By the late 19th century mine owners had become conscious of their responsibilities for the education and intellectual welfare of their workers and the worker’s families. Normally miners’ institutes were built by colliery owners, often funded by a weekly contribution from miner’s wages or from the Miners’ Welfare Fund. In Newbridge things were different as in 1898, a group of miners formed themselves into a committee to establish an association.
They met in the Coffee Tavern at the top of Main Street. The Coffee Tavern was owned by the Colliery company and the rooms were given rent free, but the men quickly realised they needed their own premises and more space to provide a viable alternative to the pub.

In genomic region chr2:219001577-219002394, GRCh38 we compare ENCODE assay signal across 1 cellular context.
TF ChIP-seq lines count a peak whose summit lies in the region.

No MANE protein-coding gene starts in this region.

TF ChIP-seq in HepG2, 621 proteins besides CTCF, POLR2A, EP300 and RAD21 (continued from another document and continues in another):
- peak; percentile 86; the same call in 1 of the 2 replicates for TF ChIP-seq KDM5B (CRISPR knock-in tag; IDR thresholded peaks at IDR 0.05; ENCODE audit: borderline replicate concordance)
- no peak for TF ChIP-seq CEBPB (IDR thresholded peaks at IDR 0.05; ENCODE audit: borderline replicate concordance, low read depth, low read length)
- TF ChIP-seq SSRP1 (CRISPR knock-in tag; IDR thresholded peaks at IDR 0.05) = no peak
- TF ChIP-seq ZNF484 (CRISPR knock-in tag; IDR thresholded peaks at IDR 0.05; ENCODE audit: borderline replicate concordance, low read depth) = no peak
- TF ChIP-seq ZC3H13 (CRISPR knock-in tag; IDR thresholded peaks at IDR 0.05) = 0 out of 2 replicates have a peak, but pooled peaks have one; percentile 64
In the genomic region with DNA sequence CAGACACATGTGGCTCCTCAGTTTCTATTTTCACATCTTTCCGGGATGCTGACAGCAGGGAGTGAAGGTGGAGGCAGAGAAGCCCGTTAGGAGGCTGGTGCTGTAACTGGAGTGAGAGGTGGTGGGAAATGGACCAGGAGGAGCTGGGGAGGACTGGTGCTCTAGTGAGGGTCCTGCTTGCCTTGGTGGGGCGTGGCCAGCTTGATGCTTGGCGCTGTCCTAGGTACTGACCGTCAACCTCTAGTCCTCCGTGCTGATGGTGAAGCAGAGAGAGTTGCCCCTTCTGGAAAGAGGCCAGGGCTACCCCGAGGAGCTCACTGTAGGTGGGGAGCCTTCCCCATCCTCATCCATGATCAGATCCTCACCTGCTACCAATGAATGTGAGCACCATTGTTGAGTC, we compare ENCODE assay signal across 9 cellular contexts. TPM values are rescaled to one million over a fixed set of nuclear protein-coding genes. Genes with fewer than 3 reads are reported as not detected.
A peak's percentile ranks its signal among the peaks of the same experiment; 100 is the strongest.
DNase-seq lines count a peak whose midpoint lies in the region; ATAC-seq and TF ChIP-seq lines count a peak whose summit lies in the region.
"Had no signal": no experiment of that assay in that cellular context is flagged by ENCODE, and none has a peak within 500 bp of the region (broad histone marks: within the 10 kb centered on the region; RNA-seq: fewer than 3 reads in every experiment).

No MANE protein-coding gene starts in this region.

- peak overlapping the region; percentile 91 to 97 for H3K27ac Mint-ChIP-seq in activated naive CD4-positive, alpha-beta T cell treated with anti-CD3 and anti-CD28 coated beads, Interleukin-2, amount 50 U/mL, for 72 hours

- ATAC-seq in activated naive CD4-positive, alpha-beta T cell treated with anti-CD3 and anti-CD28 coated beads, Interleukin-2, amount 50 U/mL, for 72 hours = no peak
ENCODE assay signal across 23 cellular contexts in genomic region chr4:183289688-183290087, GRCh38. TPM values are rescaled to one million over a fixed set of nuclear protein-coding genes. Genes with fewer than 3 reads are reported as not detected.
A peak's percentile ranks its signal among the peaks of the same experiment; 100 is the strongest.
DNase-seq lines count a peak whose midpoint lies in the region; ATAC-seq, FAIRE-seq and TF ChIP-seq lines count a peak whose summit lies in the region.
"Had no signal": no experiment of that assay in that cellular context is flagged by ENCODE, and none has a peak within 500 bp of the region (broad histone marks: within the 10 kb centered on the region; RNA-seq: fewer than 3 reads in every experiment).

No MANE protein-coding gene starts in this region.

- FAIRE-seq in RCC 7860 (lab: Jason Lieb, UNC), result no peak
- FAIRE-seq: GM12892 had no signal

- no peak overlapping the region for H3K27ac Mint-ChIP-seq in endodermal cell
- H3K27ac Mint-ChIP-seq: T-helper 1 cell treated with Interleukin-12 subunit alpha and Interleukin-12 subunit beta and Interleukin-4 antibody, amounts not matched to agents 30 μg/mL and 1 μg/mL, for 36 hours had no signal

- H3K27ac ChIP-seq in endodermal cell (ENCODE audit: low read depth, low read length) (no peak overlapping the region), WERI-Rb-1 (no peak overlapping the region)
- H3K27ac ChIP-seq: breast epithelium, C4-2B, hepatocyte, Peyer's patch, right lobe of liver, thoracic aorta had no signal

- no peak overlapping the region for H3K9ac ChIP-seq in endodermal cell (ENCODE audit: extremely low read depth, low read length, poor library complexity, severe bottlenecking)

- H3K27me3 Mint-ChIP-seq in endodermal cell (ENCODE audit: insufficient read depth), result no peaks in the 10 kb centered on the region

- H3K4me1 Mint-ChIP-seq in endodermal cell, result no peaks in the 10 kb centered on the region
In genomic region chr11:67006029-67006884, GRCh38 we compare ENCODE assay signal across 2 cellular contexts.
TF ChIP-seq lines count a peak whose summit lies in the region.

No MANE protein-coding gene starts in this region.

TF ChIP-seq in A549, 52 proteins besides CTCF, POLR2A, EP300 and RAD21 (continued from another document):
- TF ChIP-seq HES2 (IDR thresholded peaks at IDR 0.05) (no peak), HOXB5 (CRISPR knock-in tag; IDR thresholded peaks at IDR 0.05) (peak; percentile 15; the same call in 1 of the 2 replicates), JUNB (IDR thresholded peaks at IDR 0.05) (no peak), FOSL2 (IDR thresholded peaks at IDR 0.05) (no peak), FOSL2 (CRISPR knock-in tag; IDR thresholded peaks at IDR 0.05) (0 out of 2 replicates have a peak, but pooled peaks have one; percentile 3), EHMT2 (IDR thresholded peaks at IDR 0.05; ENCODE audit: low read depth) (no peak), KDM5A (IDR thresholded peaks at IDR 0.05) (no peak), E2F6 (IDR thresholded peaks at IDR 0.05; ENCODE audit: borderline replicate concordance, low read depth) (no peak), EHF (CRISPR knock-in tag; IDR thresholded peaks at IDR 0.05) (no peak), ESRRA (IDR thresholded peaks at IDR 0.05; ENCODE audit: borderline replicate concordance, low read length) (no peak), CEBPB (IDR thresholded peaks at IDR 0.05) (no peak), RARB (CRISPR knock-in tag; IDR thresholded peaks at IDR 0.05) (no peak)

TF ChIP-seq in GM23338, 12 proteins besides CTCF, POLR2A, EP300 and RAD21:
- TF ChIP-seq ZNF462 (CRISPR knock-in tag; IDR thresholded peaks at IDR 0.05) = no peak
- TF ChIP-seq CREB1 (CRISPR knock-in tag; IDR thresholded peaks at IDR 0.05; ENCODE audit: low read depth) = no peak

The original Institute was built using funds from a private mortgage and though its function and facilities are typical of other Miners’ Institutes, we believe the Celynen Collieries’ Institute is unique in that the mine workers built it themselves. If you know of anywhere else built by the men themselves in south Wales, please get in touch.
The Celynen Collieries' Workingmen's Institute formally opened in April 1908. The Institute had a library, reading and billiard rooms and from the 1960’s was used as a social and drinking club.